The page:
If oil prices remain at or above $100 per barrel, it could unleash up to 2.2 million barrels per day (bpd) of US tight oil, driven by rising demand and continued supply tightness, according to a Rystad Energy analysis.

Tight oil output in the core producing regions of the US, including the Permian, Eagle Ford, Niobrara, Bakken and Anadarko, reached around 7.7 million bpd in the fourth quarter of last year, the agency said, noting this level is still short of the pre-pandemic levels.

According to the analysis released on Monday, production in these regions is expected to surpass the 2019 high of 8.1 million bpd by the second quarter of this year and expand further if a supercycle materializes.

“If oil prices reach and remain around $100 per barrel, total production from these core regions would hit 9.9 million bpd by the fourth quarter of 2023, marking a 2.2 million bpd surge from the same quarter in 2021,” it said.

High oil prices are encouraging operators to increase production as supply from sources outside the US remains tight.

Concerns over the impact of COVID-19 globally are fading, and countries are removing or relaxing restrictions, resulting in a surge in demand for oil that the current supply would struggle to meet. Geopolitical uncertainties in major exporting countries are also worsening, threatening to disrupt trade flows in an already constrained environment.

Total unconventional output – including oil, gas and natural gas liquids (NGL) – from these core US oil regions has already returned to pre-COVID-19 levels, totaling around 15.6 million barrels of oil equivalent per day (boepd) in the fourth quarter of 2021, Rystad said. They also predicted that total output will keep climbing and reach an all-time high of more than 16 million boepd by the end of March this year.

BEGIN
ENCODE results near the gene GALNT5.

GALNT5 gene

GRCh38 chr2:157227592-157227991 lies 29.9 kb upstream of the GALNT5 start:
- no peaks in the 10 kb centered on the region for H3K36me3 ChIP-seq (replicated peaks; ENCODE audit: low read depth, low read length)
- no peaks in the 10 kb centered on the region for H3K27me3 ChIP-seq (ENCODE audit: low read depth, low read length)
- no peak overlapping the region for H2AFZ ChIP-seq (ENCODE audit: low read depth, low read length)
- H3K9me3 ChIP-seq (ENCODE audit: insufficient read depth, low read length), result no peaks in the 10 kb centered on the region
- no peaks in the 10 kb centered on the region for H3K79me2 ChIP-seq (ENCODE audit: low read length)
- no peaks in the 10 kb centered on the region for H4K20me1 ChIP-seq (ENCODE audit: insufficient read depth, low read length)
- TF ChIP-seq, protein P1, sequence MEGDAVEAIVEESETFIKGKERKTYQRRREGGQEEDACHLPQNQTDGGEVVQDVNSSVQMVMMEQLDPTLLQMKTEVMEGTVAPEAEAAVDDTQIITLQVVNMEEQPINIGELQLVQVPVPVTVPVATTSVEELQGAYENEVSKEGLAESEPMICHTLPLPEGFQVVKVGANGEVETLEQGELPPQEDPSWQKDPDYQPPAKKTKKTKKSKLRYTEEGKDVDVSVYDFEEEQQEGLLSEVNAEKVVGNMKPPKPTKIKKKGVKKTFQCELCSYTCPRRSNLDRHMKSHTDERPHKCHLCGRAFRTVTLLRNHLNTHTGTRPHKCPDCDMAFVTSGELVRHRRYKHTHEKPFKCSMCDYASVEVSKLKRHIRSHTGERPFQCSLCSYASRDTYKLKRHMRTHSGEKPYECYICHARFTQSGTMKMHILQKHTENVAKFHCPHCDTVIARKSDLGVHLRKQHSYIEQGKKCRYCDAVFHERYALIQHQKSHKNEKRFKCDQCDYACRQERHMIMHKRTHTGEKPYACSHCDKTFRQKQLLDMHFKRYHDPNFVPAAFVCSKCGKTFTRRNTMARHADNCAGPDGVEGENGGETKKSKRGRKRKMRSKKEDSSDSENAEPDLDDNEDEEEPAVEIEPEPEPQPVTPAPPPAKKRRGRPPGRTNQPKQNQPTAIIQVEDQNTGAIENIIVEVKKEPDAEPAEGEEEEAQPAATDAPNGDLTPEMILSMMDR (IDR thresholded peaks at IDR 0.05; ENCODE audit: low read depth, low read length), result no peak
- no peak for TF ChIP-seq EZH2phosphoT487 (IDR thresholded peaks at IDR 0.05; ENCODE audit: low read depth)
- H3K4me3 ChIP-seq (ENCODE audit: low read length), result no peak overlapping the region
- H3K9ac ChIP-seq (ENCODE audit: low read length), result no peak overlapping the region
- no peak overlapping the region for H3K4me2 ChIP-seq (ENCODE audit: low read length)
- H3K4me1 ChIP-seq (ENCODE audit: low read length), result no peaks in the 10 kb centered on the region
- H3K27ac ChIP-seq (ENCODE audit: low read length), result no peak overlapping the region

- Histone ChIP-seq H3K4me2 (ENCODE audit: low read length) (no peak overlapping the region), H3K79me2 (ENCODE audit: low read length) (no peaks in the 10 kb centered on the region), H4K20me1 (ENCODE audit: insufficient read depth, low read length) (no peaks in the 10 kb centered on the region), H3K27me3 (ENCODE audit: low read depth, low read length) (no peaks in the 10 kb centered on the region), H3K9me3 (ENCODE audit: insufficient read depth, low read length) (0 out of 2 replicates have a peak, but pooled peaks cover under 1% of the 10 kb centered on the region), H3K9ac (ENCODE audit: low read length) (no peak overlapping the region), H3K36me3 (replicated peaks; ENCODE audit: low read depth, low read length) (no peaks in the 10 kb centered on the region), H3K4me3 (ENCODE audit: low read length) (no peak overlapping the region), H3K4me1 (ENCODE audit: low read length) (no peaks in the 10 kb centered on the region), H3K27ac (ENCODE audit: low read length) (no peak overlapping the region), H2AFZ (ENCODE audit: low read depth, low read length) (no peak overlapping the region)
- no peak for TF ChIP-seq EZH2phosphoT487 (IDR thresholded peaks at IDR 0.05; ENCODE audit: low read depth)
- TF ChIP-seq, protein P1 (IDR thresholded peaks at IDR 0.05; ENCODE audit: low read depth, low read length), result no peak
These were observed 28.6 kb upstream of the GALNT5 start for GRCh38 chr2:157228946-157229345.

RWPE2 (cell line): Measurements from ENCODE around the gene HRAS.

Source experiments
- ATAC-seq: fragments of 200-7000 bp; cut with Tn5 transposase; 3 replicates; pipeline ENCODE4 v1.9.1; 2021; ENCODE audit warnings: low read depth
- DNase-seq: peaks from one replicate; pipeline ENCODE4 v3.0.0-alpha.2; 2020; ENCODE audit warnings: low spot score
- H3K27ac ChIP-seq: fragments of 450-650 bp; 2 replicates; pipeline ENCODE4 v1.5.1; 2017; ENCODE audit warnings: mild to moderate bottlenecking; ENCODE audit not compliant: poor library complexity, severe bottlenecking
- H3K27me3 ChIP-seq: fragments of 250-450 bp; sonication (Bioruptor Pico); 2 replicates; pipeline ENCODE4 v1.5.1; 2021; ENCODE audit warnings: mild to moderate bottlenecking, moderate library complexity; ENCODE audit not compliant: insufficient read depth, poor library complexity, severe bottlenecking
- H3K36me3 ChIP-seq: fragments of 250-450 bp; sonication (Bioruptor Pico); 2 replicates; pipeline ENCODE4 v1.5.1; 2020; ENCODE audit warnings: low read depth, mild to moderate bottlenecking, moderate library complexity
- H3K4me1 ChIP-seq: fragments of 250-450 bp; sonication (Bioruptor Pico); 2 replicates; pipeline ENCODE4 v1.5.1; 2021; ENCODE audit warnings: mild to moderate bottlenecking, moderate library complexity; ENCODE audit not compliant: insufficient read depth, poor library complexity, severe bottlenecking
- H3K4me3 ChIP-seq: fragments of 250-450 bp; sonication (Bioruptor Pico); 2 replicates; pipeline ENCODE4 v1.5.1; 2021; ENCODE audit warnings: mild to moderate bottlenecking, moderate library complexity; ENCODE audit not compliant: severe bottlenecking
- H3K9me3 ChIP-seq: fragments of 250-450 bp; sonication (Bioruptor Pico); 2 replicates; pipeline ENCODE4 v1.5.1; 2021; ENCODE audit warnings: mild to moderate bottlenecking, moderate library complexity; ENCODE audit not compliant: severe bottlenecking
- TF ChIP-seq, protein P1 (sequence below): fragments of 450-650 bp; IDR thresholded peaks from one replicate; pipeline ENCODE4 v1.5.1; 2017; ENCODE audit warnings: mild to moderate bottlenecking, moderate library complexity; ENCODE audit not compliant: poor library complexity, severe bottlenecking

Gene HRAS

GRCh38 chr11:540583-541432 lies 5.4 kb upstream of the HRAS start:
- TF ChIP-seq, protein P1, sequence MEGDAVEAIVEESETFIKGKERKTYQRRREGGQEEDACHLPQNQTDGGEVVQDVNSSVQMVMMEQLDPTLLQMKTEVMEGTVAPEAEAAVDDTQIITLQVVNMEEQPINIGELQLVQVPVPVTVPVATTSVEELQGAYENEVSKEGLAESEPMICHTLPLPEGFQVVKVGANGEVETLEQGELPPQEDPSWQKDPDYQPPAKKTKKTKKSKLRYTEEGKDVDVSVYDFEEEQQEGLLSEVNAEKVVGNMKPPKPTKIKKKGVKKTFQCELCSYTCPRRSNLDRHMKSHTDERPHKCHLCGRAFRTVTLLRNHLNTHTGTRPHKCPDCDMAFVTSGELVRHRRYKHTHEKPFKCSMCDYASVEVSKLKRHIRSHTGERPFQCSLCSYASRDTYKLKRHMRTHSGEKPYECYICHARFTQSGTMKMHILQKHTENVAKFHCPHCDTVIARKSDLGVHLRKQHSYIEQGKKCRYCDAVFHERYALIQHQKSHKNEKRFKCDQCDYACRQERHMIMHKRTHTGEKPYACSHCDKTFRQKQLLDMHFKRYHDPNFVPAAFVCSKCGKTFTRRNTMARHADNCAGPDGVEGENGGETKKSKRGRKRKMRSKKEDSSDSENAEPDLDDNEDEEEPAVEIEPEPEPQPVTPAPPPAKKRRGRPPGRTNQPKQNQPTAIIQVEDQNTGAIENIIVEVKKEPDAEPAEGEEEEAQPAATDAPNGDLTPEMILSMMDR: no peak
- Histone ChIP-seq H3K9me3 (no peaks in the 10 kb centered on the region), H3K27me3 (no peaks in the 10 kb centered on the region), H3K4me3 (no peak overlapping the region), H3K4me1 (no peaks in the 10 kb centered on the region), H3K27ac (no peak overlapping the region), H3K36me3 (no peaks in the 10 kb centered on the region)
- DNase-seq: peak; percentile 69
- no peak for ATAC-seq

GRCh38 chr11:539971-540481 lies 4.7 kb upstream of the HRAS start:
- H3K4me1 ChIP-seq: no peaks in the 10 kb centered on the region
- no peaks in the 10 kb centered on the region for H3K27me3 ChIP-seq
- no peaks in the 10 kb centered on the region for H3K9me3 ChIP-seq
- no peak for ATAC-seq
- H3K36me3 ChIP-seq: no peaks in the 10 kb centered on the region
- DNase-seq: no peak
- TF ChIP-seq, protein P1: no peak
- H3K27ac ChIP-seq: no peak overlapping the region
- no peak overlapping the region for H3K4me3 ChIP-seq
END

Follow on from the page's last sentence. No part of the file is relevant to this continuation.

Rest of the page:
“Although high prices would, in theory, trigger a burst in tight oil production, acute supply chain bottlenecks, a lag between price signals and its impact on production, and winter weather-related disruptions will slow growth,” Artem Abramov, Rystad Energy’s head of shale research, was quoted as saying in the analysis.

Abramov said that added to this are expectations that spot sand prices will rise to a $50-$70 per ton range, which he said is a level unheard of in the industry’s modern history and will hit operators’ wallets in the process of shale oil extraction.

Rystad Energy further predicted that a price range between $70 and $100 per barrel would lead to a significant upsurge in output in the fourth quarter of 2022, while a prolonged run of $90-$100 per barrel would result in a further increase to the already recovering rig activity from the second quarter of 2022.

In a $40 scenario, the agency said production would return to 2021 levels by 2024.

Looking beyond 2023, the agency said that $100 West Texas Intermediate (WTI) would allow the industry to grow at a rate of about 960,000 bpd per year from the fourth quarter of 2021 to the fourth quarter of 2025. Rystad predicts that a world at $70 would still allow for a sustainable growth cycle, but the average annual rate would be limited to around 560,000 bpd

According to the agency, there is a marked change happening now in the Permian and some other basins, with industry sentiment becoming buoyant again. “Various supply chain bottlenecks might delay the uptick in activity, but they will not act as a complete showstopper as the industry has repeatedly demonstrated that all such bottlenecks get resolved in time.”

In a $70 scenario, supply from the lower 48 states is expected to trend towards 12 million bpd by late-2025, the agency said, adding that a sustained $100 environment would allow US onshore oil volumes to grow to 13.5 million bpd over the next four years.

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